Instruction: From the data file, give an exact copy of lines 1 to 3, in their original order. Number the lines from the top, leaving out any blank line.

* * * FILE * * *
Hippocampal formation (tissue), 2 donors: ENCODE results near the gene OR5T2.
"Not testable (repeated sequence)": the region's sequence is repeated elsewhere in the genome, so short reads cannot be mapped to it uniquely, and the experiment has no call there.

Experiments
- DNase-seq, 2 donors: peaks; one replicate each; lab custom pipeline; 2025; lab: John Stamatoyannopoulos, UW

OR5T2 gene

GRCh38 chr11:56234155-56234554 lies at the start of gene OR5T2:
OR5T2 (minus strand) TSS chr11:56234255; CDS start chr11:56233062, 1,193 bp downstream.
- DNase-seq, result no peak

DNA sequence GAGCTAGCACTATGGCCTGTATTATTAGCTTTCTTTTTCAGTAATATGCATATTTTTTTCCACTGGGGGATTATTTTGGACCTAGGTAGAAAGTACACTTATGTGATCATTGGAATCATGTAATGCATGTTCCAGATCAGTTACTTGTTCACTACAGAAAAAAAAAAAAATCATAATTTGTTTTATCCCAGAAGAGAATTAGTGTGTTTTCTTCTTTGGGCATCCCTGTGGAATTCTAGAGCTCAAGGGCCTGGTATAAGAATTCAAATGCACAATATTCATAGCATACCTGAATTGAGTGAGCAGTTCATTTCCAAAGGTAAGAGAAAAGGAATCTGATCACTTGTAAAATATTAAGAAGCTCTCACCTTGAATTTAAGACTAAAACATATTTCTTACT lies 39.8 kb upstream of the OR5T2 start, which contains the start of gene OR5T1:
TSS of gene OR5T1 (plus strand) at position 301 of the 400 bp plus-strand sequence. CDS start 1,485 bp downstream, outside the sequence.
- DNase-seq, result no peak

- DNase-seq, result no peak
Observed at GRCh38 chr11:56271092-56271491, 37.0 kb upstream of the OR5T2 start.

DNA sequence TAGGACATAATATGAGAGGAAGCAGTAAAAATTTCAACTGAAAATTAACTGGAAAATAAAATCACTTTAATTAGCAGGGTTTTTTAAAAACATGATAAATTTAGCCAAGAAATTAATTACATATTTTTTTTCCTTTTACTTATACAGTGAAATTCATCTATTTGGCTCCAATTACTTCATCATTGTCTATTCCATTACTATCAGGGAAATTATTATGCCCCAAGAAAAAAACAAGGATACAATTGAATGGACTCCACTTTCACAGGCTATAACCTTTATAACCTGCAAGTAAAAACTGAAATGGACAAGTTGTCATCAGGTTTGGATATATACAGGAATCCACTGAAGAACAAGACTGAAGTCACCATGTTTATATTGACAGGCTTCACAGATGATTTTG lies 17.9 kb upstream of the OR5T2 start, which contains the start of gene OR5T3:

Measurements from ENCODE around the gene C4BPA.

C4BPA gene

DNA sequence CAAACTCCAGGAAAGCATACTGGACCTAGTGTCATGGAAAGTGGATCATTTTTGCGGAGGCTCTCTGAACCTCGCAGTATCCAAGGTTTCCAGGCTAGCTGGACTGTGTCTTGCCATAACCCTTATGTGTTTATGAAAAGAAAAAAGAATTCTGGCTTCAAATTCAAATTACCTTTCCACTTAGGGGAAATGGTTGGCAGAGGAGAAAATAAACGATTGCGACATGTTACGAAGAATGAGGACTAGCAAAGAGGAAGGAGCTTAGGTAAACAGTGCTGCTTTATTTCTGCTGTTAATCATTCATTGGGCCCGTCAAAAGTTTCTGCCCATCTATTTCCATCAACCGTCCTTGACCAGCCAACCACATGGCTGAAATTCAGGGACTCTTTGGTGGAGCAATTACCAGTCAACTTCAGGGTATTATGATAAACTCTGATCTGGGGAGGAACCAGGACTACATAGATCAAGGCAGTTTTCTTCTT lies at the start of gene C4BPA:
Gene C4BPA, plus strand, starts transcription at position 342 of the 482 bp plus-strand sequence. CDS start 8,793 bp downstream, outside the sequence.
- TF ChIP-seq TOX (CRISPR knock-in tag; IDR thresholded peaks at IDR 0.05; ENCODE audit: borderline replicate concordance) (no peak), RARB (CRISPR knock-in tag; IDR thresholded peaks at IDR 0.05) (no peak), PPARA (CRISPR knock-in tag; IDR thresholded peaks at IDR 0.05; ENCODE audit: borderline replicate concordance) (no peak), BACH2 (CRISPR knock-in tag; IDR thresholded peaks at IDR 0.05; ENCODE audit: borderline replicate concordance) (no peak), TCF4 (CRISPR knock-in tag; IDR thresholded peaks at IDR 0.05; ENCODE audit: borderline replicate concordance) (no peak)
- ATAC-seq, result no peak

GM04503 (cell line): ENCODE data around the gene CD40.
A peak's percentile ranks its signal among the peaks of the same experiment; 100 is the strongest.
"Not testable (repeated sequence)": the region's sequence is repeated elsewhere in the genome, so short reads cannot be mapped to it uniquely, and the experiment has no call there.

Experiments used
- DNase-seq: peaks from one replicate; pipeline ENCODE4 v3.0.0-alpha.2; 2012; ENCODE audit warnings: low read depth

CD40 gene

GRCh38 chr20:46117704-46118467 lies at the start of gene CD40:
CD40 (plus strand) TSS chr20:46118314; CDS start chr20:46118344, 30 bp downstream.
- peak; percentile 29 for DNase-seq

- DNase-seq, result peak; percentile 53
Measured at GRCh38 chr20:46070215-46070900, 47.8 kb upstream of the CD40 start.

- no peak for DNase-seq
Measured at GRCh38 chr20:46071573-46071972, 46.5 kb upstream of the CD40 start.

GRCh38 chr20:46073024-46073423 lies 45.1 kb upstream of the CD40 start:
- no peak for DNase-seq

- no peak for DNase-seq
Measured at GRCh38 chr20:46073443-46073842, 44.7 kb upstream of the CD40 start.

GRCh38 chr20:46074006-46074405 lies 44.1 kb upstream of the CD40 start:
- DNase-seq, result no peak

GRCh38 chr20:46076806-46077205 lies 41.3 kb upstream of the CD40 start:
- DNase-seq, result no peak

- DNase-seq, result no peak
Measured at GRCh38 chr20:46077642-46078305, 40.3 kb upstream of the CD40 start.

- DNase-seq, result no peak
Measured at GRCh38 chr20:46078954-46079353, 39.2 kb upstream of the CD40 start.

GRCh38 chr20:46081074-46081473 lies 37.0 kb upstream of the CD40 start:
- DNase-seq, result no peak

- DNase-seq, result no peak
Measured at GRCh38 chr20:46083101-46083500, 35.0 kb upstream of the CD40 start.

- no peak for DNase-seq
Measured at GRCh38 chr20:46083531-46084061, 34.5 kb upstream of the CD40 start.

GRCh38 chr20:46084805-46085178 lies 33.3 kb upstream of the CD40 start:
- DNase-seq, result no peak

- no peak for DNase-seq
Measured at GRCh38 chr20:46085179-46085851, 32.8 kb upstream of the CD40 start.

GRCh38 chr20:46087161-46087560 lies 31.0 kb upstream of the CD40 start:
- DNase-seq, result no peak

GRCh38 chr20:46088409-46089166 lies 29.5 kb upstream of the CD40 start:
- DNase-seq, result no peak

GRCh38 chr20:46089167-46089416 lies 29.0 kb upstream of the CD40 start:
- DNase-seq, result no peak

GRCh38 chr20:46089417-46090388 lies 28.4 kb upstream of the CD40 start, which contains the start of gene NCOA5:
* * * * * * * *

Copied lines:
Hippocampal formation (tissue), 2 donors: ENCODE results near the gene OR5T2.
"Not testable (repeated sequence)": the region's sequence is repeated elsewhere in the genome, so short reads cannot be mapped to it uniquely, and the experiment has no call there.

Experiments